However this could be a plus for closing the delay from console to PC games in the long run, so I'm all for that.




RE: I just want the controller
By Breakfast Susej on 1/7/2014 11:51:54 AM , Rating: 3
I think the point is to continually chip away at Windows dependency until Microsoft is no longer the center of the PC gaming universe.

Windows 8 and Microsofts current direction seems to have really struck a nerve with valve, and they seem to be on a mission to end the era of Windows gaming dominance. More power to them, but honestly it's a long road that may be pretty rough.

I have to assume that Valve sees it that the writing is on the wall with Windows becoming a walled garden and forcing everyone down the metro with app store path. Eventually abandoning the desktop interface all together with the metro interface becoming all there is. Whether this will actually happen or not, I have my doubts. The consumers seem to be rejecting Metro pretty resoundingly.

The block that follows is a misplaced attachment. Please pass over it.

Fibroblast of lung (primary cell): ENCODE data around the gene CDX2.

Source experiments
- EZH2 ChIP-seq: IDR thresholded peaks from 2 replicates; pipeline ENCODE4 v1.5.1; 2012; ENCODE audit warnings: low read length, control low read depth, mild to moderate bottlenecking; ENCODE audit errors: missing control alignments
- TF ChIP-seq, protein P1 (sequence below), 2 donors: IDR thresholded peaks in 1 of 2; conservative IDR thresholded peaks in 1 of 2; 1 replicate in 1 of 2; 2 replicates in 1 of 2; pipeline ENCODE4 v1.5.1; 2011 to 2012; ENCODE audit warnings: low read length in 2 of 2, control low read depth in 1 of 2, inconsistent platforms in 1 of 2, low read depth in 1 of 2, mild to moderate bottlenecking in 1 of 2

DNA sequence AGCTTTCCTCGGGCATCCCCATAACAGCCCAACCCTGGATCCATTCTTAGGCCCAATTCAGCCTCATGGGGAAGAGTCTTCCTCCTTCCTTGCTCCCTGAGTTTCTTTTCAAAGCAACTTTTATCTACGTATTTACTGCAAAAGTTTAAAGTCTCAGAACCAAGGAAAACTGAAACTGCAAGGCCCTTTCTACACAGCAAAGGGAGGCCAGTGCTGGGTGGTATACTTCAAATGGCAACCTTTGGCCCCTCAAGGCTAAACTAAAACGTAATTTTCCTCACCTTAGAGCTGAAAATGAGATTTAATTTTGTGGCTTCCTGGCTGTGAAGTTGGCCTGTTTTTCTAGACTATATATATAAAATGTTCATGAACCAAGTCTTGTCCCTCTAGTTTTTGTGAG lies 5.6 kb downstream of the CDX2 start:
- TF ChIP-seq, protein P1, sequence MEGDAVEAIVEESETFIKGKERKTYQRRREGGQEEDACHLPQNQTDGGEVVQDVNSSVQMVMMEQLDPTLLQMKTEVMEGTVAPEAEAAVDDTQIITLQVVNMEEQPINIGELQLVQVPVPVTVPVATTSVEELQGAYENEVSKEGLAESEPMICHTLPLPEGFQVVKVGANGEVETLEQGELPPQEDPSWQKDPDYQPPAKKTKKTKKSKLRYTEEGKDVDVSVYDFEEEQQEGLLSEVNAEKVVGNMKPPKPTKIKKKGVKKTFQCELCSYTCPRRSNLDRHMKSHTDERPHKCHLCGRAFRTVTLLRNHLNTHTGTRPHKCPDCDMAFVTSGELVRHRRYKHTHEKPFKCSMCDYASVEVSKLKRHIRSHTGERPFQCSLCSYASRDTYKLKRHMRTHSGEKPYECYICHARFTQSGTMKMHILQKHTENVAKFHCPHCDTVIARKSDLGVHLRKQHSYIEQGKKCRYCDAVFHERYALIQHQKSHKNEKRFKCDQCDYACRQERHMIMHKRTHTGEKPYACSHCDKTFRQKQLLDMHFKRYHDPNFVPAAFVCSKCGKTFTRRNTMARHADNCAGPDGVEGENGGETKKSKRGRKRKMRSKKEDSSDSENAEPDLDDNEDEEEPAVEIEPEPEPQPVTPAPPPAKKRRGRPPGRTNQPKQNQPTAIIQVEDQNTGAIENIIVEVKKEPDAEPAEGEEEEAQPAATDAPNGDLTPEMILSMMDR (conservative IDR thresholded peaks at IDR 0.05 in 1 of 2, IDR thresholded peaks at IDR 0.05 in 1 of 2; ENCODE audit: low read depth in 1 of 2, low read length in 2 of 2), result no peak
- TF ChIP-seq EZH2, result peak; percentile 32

Either way, It's interesting. And I'm really excited to see a company like valve throw their influence behind Linux like this.


RE: I just want the controller
By Labotomizer on 1/7/2014 1:33:27 PM , Rating: 2
I understand why they're interested in Linux. And while them using Linux as the foundation for SteamOS is certainly helpful to a more open platform for gaming I believe that pushing OpenGL will pay off even more. DirectX has become stale due to the lack of any real competition. Developers don't really want to go back to writing to the hardware. So major improvements to OpenGL will help Linux and Mac gaming, runs on Windows just fine and will force advancements in DirectX. Everyone wins in that scenario.


RE: I just want the controller
By someguy123 on 1/7/2014 3:29:21 PM , Rating: 2